November 4, 2014 --
"One-step stroke imaging is a CTP acquisition in which one volumetric scan is substituted by volumetric neck CTA, using a toggling table technique and a single dose of contrast agent," Dr. Marcel Oei, from Radboud University in Nijmegen, told AuntMinnie.com.
It's not clear how missing a single time point during the CTP acquisition to obtain the neck CTA will affect the perfusion maps, nor is it clear which time point is best suited for neck CTA," Oei explained in an email. "We determined the optimum timing of neck CTA with the least effect on cerebral perfusion maps."
The study included 20 patients with suspected ischemic stroke who were scanned with a clinical CTP head protocol using a 320-detector-row CT scanner (Aquilion One, Toshiba Medical Systems).
Because neck CTA takes four seconds, omitting a single time point of CTP is sufficient to acquire the volume and simulate acquisition of a neck CTA, Oei and colleagues wrote in an abstract. One volumetric acquisition was deleted for each patient. The group calculated the corresponding perfusion maps and logged percentage errors for cerebral blood flow, cerebral blood volume, and mean transit time in the basal ganglia and white matter.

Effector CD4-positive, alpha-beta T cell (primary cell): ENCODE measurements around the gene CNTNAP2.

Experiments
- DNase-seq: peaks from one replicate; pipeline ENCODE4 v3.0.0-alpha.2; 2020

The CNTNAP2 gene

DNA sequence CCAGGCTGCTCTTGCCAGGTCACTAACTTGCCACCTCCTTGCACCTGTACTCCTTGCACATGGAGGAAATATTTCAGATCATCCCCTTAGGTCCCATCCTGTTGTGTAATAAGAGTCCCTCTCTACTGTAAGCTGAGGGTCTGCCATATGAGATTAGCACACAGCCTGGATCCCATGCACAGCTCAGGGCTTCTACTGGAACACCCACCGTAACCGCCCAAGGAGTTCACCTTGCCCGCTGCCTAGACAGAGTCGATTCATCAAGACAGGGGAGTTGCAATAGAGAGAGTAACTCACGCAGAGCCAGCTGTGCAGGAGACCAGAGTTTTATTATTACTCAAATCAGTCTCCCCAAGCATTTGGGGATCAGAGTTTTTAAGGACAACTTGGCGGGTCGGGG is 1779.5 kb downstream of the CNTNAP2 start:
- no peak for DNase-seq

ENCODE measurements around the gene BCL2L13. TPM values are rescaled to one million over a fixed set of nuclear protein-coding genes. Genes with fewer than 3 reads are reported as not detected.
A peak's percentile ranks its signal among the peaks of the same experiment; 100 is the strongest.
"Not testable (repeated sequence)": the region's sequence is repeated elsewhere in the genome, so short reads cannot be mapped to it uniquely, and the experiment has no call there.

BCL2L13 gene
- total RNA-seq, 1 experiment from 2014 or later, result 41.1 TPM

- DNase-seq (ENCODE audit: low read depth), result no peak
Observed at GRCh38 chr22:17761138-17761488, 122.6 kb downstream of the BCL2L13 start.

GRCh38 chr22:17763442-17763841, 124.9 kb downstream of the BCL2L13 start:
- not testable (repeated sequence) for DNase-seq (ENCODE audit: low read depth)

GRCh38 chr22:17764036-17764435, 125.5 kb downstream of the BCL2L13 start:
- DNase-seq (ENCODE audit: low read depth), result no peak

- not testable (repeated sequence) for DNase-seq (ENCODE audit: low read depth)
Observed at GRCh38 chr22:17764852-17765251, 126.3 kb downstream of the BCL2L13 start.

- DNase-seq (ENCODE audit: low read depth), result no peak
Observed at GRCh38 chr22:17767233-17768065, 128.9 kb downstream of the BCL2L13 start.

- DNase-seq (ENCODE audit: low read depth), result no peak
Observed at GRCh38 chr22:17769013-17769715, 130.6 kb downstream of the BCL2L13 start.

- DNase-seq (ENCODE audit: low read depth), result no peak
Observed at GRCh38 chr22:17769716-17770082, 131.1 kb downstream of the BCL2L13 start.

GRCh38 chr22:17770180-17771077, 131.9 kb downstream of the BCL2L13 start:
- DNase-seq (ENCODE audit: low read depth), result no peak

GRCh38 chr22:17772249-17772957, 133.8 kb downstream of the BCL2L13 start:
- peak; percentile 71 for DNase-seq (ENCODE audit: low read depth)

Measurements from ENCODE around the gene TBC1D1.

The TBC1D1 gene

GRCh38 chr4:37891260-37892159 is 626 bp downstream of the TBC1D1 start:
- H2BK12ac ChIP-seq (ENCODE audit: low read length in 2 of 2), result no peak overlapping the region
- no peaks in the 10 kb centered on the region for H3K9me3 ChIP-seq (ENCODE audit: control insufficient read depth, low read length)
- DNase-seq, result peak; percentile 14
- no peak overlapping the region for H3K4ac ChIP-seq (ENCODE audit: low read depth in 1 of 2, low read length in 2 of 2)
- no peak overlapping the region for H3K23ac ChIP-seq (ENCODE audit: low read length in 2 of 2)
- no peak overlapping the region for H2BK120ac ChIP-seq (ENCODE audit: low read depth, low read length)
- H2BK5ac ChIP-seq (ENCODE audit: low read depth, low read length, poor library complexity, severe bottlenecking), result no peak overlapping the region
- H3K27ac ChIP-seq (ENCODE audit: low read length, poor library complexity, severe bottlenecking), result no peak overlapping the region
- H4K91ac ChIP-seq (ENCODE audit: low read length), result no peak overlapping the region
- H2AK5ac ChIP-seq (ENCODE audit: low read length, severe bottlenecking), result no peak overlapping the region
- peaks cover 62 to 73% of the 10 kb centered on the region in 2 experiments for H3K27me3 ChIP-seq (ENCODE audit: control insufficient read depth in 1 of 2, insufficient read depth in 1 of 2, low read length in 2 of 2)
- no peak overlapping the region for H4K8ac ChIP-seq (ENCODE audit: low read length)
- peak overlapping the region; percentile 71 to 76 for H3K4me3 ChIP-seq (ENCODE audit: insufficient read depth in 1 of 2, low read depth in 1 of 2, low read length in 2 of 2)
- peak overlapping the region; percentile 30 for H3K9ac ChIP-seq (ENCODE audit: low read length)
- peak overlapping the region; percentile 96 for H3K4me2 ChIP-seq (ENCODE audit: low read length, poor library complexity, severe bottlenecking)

Percentage errors for all perfusion parameters were kept within 10% for all patients, and the researchers calculated the point of minimal error.
"We found that the perfusion values are not significantly different if the neck CTA is timed correctly, namely in the arterial upslope in the brain," Oei stated.
The second part of the research (not presented at RSNA) compares the image quality of the one-step protocol to that of conventional CTA. The results are excellent at the level of the bifurcation and skull base, but lag at the shoulder girdle level and need further optimization due to scatter artifacts.
"Despite these shortcomings, one-step stroke CT imaging can be an alternative for separate CTP and standard CTA, in particular for young patients and/or patients with impaired renal function, thereby saving radiation dose and contrast material," Oei said.